Today we arrived at the deaf school in Mbale, Uganda, where we put James, the ten year-old deaf boy we rescued from the islands. It was an interesting visit. James has become very familiar with his new home and was off playing when we arrived. You may remember that this boy had never been in a classroom or had any language to speak of except pointing and gesturing until we brought him off the isolated island in Lake Victoria where he has been living among his clan as a virtual orphan. We escorted James to the Makhai Primary School just in June of this year. So he’s now had four months of schooling, and we needed to see how he was progressing.

Sitting at Catherine's house, talking about James and his progress.

Sitting at Catherine’s house, talking about James and his progress.

You may also remember that James has lived “on his own” most of his life with no one to love him and has ranged freely as he chose for five years. So this habit of ranging freely is still very much in control, though he has a loving teacher who has “adopted” him so that he always comes home to her and her small family of three other children who live at the school. This wandering has caused much trouble with the neighbors and with the school. His teacher-mother, Catherine, told us today that once when he had a strong disagreement with another deaf child in the dormitory, he left in the night. He was finally found considerably up the highway asleep on the porch of a storefront. This, actually, is quite normal for James, while horrifying to the rest of us.

Today the other deaf children went to tell him we had arrived to visit him – me, his musungu father and Alfred his Ugandan father. But when he saw them coming, he eluded them because he wanted to continue playing. Finally, Catherine had to go and find him, and thirty minutes later, they arrived at the door of her small home in the teachers’ compound. She has dressed him in a very bright fuchsia shirt on his casual days out of uniform (today was Saturday), so that she can easily find him from the distance. Such is the nature his continual wandering far afield.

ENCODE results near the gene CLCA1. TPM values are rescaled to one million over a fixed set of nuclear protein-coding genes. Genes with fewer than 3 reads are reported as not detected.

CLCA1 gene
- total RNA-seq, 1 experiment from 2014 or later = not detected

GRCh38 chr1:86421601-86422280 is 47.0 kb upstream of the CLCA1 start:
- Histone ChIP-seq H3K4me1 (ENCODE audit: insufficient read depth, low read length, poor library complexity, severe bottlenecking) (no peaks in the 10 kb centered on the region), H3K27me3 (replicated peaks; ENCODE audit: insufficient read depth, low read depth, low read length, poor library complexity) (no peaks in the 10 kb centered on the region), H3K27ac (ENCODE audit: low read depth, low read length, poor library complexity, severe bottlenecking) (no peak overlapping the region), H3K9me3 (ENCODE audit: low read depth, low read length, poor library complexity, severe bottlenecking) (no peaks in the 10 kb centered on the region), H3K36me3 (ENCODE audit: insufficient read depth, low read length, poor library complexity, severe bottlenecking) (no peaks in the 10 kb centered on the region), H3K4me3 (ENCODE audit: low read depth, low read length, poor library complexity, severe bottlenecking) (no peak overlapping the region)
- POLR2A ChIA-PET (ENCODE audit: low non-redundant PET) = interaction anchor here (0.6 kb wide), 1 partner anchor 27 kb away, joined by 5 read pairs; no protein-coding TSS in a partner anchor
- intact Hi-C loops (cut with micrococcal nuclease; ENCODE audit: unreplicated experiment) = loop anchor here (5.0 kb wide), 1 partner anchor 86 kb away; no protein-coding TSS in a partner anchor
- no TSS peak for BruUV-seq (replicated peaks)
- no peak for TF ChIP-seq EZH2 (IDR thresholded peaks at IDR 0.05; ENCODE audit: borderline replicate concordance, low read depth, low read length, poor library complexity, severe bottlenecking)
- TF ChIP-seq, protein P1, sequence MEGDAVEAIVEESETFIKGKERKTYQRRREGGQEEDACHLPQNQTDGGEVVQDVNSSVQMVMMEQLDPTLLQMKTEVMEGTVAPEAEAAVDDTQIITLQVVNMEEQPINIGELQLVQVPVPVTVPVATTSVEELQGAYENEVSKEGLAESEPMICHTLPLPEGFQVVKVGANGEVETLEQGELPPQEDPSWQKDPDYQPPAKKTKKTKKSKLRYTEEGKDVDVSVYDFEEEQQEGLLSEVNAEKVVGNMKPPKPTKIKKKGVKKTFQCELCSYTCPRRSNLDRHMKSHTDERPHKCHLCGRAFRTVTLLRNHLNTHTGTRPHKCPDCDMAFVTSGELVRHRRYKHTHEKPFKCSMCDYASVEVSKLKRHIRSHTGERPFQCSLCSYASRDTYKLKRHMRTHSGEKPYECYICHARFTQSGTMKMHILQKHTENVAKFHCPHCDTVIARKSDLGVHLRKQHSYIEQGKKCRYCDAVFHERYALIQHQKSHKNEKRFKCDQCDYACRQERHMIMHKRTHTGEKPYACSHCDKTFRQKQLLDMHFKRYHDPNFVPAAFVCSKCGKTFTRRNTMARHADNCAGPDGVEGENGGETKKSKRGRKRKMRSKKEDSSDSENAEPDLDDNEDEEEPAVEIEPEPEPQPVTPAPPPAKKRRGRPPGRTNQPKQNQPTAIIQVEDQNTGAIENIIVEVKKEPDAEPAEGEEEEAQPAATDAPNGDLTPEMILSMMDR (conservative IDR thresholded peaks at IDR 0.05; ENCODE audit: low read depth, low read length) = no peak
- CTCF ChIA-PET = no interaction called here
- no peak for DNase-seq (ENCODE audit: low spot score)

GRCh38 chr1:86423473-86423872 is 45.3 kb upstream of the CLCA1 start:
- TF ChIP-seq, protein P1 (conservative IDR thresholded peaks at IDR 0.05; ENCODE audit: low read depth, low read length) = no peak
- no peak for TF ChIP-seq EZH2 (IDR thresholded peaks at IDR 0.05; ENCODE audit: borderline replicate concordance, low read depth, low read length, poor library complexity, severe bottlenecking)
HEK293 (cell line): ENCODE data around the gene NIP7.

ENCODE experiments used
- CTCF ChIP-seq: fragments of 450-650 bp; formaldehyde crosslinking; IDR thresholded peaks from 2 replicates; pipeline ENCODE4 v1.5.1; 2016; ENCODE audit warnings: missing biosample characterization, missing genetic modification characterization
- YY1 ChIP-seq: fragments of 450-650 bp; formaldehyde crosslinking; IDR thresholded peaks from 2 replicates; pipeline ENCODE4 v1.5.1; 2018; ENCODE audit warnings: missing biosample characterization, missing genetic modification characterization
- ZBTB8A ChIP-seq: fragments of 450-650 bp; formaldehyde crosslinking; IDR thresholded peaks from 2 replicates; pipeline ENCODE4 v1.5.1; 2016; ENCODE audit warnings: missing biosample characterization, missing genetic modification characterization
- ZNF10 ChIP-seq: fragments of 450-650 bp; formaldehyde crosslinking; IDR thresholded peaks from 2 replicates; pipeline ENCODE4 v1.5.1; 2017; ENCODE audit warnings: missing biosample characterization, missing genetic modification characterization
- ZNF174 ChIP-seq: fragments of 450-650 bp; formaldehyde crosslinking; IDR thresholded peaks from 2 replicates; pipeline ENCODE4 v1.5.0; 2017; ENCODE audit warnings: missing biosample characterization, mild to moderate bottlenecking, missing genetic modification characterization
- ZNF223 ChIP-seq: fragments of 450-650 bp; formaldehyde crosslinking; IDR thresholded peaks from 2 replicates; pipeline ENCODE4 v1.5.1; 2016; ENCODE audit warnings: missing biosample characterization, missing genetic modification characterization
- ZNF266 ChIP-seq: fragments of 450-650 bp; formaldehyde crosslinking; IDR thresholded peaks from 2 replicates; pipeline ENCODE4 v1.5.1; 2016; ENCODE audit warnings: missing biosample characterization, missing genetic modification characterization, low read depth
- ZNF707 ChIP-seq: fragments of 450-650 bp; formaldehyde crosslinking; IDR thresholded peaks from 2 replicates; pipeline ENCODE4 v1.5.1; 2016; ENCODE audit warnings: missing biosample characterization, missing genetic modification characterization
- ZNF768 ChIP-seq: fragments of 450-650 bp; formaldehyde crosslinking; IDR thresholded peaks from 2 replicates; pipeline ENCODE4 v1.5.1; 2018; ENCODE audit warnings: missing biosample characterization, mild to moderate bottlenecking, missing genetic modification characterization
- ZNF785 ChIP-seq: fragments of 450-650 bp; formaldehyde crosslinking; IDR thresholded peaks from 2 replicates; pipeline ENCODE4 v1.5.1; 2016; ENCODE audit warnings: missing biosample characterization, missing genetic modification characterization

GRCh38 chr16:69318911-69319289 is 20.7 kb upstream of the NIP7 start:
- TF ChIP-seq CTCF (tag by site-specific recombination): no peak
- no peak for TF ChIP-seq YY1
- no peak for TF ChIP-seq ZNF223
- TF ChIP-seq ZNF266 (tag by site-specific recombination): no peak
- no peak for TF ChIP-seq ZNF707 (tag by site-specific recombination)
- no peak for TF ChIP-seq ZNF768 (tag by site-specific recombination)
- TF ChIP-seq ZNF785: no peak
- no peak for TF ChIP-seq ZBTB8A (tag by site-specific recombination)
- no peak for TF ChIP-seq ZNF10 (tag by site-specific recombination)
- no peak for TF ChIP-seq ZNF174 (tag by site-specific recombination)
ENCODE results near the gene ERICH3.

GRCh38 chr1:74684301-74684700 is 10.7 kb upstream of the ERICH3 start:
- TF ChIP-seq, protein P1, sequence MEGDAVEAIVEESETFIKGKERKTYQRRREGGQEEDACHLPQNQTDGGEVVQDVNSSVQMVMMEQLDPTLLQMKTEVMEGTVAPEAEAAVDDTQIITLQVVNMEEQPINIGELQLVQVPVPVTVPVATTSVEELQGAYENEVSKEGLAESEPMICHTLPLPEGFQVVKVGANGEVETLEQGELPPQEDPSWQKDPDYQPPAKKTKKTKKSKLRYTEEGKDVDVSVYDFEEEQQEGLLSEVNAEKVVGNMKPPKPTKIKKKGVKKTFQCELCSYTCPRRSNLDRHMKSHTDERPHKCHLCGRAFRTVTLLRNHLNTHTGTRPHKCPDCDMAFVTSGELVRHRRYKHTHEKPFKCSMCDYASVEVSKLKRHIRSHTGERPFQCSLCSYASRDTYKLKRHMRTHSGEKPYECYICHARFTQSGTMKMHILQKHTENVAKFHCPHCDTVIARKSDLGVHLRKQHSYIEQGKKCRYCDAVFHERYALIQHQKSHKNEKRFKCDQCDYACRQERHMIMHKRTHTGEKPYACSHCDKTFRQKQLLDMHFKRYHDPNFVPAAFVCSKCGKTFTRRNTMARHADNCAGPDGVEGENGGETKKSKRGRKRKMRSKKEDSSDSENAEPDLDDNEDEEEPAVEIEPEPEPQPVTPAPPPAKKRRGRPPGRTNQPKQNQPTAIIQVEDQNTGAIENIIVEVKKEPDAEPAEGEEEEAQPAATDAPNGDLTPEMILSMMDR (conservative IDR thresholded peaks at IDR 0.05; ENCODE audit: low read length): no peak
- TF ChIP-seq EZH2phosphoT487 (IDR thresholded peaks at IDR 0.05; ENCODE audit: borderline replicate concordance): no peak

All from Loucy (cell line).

Alfred checks James for insect infections which he was covered with when we rescued him in June - he had been sleeping outside. No problems this time!

Alfred checks James for insect infections which he was covered with when we rescued him in June – he had been sleeping outside. No problems this time!

He was pleased to see us, though he was very shy of my wife Gail, whom he has not met before. He showed Alfred his feet, free of infections, and his new burn scar on his shoulder from a hot tea spill. He proudly showed me his study books where he or a helper has drawn various pictures (airplane, bus, car, etc.), and he has learned the signs for these words. He would show me the picture then demonstrate the sign. It is uncanny how he knows that Alfred cares after his physical condition, while I focus on his mental and emotional health.

I’m not sure that the fact that he is deaf and we are not has yet penetrated his worldview. He signed to us freely, and probably wondered why we did not sign back to him. Sadly, Gail, who knows how to sign, tried to sign to him, but he would not respond much because he doesn’t know her. There are many reasons such a boy would not quickly trust a stranger.